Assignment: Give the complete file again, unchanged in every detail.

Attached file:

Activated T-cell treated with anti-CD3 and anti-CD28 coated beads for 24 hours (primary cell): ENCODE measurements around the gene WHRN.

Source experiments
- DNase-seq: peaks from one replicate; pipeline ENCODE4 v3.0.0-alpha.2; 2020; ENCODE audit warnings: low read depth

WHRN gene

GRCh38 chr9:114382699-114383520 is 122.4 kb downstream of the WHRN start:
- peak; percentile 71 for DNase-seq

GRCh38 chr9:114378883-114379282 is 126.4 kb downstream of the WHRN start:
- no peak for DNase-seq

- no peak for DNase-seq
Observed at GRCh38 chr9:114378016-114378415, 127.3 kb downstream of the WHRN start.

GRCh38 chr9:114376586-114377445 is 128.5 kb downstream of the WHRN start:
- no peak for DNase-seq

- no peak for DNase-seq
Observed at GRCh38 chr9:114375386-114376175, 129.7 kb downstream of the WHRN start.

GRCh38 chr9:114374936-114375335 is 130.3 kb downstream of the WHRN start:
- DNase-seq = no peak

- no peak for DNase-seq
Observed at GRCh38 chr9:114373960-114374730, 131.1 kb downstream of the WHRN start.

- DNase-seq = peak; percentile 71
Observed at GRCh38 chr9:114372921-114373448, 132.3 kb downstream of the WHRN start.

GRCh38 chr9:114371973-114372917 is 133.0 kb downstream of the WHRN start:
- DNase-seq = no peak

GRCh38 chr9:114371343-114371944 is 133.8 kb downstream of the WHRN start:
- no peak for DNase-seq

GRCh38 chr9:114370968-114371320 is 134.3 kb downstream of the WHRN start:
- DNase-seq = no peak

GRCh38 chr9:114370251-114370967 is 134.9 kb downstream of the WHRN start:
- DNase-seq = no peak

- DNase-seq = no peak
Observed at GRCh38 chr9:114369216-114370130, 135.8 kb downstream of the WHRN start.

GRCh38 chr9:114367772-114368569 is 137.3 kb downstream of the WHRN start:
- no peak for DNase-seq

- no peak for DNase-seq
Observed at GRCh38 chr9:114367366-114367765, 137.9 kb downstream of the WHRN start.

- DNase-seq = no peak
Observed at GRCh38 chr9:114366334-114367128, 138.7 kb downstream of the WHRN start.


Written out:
Activated T-cell treated with anti-CD3 and anti-CD28 coated beads for 24 hours (primary cell): ENCODE measurements around the gene WHRN.

Source experiments
- DNase-seq: peaks from one replicate; pipeline ENCODE4 v3.0.0-alpha.2; 2020; ENCODE audit warnings: low read depth

WHRN gene

GRCh38 chr9:114382699-114383520 is 122.4 kb downstream of the WHRN start:
- peak; percentile 71 for DNase-seq

GRCh38 chr9:114378883-114379282 is 126.4 kb downstream of the WHRN start:
- no peak for DNase-seq

- no peak for DNase-seq
Observed at GRCh38 chr9:114378016-114378415, 127.3 kb downstream of the WHRN start.

GRCh38 chr9:114376586-114377445 is 128.5 kb downstream of the WHRN start:
- no peak for DNase-seq

- no peak for DNase-seq
Observed at GRCh38 chr9:114375386-114376175, 129.7 kb downstream of the WHRN start.

GRCh38 chr9:114374936-114375335 is 130.3 kb downstream of the WHRN start:
- DNase-seq = no peak

- no peak for DNase-seq
Observed at GRCh38 chr9:114373960-114374730, 131.1 kb downstream of the WHRN start.

- DNase-seq = peak; percentile 71
Observed at GRCh38 chr9:114372921-114373448, 132.3 kb downstream of the WHRN start.

GRCh38 chr9:114371973-114372917 is 133.0 kb downstream of the WHRN start:
- DNase-seq = no peak

GRCh38 chr9:114371343-114371944 is 133.8 kb downstream of the WHRN start:
- no peak for DNase-seq

GRCh38 chr9:114370968-114371320 is 134.3 kb downstream of the WHRN start:
- DNase-seq = no peak

GRCh38 chr9:114370251-114370967 is 134.9 kb downstream of the WHRN start:
- DNase-seq = no peak

- DNase-seq = no peak
Observed at GRCh38 chr9:114369216-114370130, 135.8 kb downstream of the WHRN start.

GRCh38 chr9:114367772-114368569 is 137.3 kb downstream of the WHRN start:
- no peak for DNase-seq

- no peak for DNase-seq
Observed at GRCh38 chr9:114367366-114367765, 137.9 kb downstream of the WHRN start.

- DNase-seq = no peak
Observed at GRCh38 chr9:114366334-114367128, 138.7 kb downstream of the WHRN start.